In a memorable speech from Robert Bolt’s famous play A Man for All Seasons, Sir Thomas More argues with his son-in-law, Will Roper, about the need for law, even for the most hardened of criminals. To Roper’s claim that he would cut down every law in England to reach the Devil, More responds,
Oh? And when the last law was down, and the Devil turned ’round on you, where would you hide, Roper, the laws all being flat? This country is planted thick with laws, from coast to coast, Man’s laws, not God’s! And if you cut them down… do you really think you could stand upright in the winds that would blow then? Yes, I’d give the Devil benefit of law, for my own safety’s sake!
More’s reflection on the necessity of law is pertinent for our times. The Wall Street Journal, for example, recently ran an editorial entitled “The Presumption of Guilt”. The piece argued that, for some, the “sexual-assault allegations [against Supreme Court nominee Brett Kavanaugh] should be accepted as true merely for having been made.” According to this way of thinking, “the burden is on Mr. Kavanaugh to prove his innocence.”
The editorial goes on to say that the American notion of justice and due process is such that “an accuser can’t doom someone’s freedom or career merely by making a charge.” If that were possible, then anyone could be ruined on a whim or through a vendetta. The editorial warns that, if we do not protect the traditional system of justice, “the new American standard of due process will be the presumption of guilt.”
Other newspaper columnists have underscored the truth of this message. Daniel Henninger, for example, presses the argument: It’s clear that the “accusation [against Kavanaugh] can be neither proved nor disproved.” But failing proof, one baseless accusation after another can simply be piled up against an opponent. The proper description for this way of acting is not justice or due process, but “the mob in the Roman Colosseum, turning thumbs up or down on the combatants.”
Anyone not blinded by ideological bias knows that these assertions are true. But has anyone taken notice of how closely the objections to the Kavanaugh case parallel how accused priests are currently treated in the Catholic Church?
Given the McCarrick revelations and the Pennsylvania grand jury report, today hardly seems the time to defend priests. On the surface, at least, a veil of sexual malfeasance has encircled the Catholic clergy. But as the citation from Bolt’s play makes clear, even the Devil himself is entitled to the rule of law. If we forget this, or if we ignore it because we are blinded by outrage, then justice can no longer prevail for any of the accused, no matter the crime. Without due process, a benighted tribalism will eventually overtake us—perhaps even a Hobbesian war of all against all, bellum omnium contra omnes.
As it presently stands, Catholic priests are suspended from their ministry because of a “credible accusation”. Credible simply means “not impossible”—that is, an incident could have possibly occurred. And many of the accusations leveled against priests, like those leveled at Kavanaugh, are from decades ago. In most cases, no evidence can be brought forward one way or another because none exists either to verify or falsify an allegation.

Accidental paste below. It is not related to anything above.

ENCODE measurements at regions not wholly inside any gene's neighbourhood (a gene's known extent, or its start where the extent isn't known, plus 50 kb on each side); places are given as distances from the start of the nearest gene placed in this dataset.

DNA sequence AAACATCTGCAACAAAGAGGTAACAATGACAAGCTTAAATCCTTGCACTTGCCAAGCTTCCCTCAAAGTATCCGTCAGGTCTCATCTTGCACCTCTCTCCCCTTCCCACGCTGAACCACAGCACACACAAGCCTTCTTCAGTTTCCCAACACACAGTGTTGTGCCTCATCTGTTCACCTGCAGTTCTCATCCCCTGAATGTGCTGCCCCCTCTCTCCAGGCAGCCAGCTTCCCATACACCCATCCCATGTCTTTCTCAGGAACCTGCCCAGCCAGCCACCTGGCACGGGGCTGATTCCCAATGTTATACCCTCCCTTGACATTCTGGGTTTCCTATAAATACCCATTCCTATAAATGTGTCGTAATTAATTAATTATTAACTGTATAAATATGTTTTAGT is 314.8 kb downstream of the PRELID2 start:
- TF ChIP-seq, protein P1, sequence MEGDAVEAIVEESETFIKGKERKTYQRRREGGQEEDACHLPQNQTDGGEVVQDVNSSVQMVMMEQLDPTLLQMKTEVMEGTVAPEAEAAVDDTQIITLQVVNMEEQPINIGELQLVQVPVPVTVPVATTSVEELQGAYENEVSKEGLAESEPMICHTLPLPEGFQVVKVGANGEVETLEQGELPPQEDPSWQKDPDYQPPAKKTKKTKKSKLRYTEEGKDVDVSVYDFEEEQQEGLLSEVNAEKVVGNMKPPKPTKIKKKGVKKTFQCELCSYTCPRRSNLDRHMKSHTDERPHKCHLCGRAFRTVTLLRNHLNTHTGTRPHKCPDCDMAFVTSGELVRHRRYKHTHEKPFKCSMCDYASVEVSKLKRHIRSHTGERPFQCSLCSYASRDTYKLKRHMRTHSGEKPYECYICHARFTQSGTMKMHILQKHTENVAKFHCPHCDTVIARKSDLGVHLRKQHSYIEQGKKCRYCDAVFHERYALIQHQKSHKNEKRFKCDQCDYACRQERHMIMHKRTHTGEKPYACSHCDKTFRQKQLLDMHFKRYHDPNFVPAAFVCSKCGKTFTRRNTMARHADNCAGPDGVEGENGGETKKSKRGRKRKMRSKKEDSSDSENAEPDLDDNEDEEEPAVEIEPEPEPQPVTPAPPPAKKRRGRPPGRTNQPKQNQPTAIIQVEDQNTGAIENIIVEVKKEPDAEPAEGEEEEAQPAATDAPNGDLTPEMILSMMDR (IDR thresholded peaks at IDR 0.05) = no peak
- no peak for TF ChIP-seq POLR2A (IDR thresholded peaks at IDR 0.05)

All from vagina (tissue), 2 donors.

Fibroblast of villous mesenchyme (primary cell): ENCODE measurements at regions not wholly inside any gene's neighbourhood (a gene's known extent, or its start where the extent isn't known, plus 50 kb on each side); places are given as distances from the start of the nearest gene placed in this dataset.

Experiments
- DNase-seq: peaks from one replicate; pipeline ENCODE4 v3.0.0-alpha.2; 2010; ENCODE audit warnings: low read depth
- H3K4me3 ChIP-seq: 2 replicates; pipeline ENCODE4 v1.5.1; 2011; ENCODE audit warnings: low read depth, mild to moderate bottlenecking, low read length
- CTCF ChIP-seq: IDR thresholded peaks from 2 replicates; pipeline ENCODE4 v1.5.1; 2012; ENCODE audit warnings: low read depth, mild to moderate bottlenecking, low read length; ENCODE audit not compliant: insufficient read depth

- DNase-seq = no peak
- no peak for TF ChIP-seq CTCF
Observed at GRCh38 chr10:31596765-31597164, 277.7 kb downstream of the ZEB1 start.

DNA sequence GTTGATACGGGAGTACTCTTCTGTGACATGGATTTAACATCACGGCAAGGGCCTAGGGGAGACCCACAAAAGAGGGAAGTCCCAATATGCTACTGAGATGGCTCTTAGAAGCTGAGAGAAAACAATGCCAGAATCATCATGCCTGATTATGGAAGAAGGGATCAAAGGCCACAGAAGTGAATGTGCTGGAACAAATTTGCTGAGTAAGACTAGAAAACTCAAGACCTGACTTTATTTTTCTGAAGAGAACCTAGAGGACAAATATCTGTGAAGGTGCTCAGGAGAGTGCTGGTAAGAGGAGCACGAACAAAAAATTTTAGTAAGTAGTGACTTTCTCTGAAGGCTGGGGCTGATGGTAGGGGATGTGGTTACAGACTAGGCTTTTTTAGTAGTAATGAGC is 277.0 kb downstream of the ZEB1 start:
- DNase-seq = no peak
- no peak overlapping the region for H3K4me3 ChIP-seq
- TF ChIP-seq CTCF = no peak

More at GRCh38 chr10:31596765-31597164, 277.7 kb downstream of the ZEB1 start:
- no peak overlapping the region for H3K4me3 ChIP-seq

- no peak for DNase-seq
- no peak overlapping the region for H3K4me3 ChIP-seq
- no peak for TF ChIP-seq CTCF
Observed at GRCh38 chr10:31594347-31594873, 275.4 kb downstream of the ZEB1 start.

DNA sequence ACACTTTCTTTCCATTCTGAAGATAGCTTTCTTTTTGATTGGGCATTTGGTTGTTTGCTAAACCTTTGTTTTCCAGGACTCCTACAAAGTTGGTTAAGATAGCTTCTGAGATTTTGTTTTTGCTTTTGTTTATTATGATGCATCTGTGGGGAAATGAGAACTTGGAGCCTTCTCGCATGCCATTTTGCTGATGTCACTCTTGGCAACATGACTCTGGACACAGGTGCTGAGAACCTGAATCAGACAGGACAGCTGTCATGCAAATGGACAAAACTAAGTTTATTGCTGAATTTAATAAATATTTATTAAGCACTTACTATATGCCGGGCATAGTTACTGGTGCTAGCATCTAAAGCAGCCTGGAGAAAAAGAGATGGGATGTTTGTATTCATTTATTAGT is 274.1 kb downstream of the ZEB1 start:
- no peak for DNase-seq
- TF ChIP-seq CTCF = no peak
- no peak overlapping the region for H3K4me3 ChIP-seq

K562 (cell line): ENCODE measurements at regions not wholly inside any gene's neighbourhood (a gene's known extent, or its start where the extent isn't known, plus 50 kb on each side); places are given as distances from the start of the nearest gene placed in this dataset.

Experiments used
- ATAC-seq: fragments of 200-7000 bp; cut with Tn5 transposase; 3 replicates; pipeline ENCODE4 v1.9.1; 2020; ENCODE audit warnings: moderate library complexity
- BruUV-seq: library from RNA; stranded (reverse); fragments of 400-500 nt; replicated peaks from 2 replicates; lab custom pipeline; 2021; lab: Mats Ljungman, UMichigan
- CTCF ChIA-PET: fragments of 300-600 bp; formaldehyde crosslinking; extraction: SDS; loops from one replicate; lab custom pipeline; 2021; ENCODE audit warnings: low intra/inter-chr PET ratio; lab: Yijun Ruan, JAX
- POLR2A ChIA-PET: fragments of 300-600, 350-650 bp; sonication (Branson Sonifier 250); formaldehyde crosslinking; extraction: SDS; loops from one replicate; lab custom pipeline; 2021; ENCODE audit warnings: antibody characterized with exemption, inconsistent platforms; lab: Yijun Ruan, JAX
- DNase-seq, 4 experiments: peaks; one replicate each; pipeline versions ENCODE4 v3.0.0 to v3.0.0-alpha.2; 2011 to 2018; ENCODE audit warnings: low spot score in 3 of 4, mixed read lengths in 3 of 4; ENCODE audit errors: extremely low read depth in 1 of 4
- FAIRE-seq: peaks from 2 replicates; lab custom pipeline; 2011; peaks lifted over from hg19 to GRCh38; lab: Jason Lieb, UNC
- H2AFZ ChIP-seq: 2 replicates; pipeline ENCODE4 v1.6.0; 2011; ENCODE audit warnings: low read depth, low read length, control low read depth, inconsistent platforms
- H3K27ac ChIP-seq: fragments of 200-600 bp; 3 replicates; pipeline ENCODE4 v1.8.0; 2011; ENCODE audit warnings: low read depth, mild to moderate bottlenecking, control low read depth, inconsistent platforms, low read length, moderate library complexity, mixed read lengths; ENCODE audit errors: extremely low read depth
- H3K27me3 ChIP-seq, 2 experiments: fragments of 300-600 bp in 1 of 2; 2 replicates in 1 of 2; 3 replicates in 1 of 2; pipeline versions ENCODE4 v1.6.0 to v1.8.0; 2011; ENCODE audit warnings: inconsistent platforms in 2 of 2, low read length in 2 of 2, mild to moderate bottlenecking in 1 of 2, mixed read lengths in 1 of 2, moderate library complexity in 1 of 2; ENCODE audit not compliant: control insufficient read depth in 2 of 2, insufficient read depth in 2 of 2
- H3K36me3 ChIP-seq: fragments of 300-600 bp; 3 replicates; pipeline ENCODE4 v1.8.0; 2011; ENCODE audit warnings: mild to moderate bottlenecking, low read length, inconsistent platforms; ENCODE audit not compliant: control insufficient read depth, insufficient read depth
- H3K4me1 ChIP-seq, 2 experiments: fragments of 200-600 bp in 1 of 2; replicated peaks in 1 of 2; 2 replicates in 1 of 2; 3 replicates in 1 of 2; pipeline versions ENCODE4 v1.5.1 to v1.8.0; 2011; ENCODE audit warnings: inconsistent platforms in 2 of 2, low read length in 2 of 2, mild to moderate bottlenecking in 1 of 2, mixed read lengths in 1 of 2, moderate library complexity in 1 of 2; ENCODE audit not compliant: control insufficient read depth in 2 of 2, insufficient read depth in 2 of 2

But priests accused of sexual abuse, even if the accusation remains unsubstantiated, are doomed men. They can no longer exercise public ministry, are forbidden to occupy diocesan property, and lose their sole source of income. Doomed is indeed the right word—and all on the basis, often enough, of accusations alone.
I write this because many are wringing their hands that Brett Kavanaugh has been treated unjustly. As William McGurn has written, “Mr. Kavanaugh must now do the impossible: prove an assault never happened.” True enough. But, in the midst of their panic in 2002—when policies were crafted with PR in mind, not natural justice or Catholic theology—bishops demanded the same thing of priests. Like Kavanaugh, many priests have subsequently claimed that they were falsely accused. But to no avail. Few have spared a thought of justice or due process for these men.
In sum, anyone complaining that Brett Kavanaugh is being treated unjustly should have the courage to look again at the American bishops’ Charter for the Protection of Young People (Dallas Charter) and how priests have been similarly treated. Some have argued that, while the Charter is flawed, it has stemmed the tide of abuse in the Church. But at what cost? Even if only a few dozen priests have been falsely accused and unjustly deprived of their ministries, is this acceptable collateral damage? No human being with a rightly formed conscience could answer that question affirmatively. As the fictional Sir Thomas More presciently recognized, once laws are cut flat, no man can stand upright against the Devil. Brett Kavanaugh is finding this out now. Catholic priests, sadly, have known it for a long time.
As the Catholic Church seeks to climb out of the swirling waters of sexual malfeasance—waters that have pulled the bishops themselves into its vortex—now is the time to rethink radically the Charter’s norms and to establish a just policy which is applicable to all clergy, bishops, priests and deacons. Only this kind of serious and transformative reform will restore the confidence and trust of Catholic priests and people alike in the Church’s leadership.